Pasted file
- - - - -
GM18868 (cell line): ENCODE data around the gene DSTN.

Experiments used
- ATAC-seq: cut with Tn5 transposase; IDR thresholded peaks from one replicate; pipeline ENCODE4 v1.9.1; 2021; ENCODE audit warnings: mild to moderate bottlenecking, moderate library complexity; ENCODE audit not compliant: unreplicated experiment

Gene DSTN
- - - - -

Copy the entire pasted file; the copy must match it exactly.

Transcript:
GM18868 (cell line): ENCODE data around the gene DSTN.

Experiments used
- ATAC-seq: cut with Tn5 transposase; IDR thresholded peaks from one replicate; pipeline ENCODE4 v1.9.1; 2021; ENCODE audit warnings: mild to moderate bottlenecking, moderate library complexity; ENCODE audit not compliant: unreplicated experiment

Gene DSTN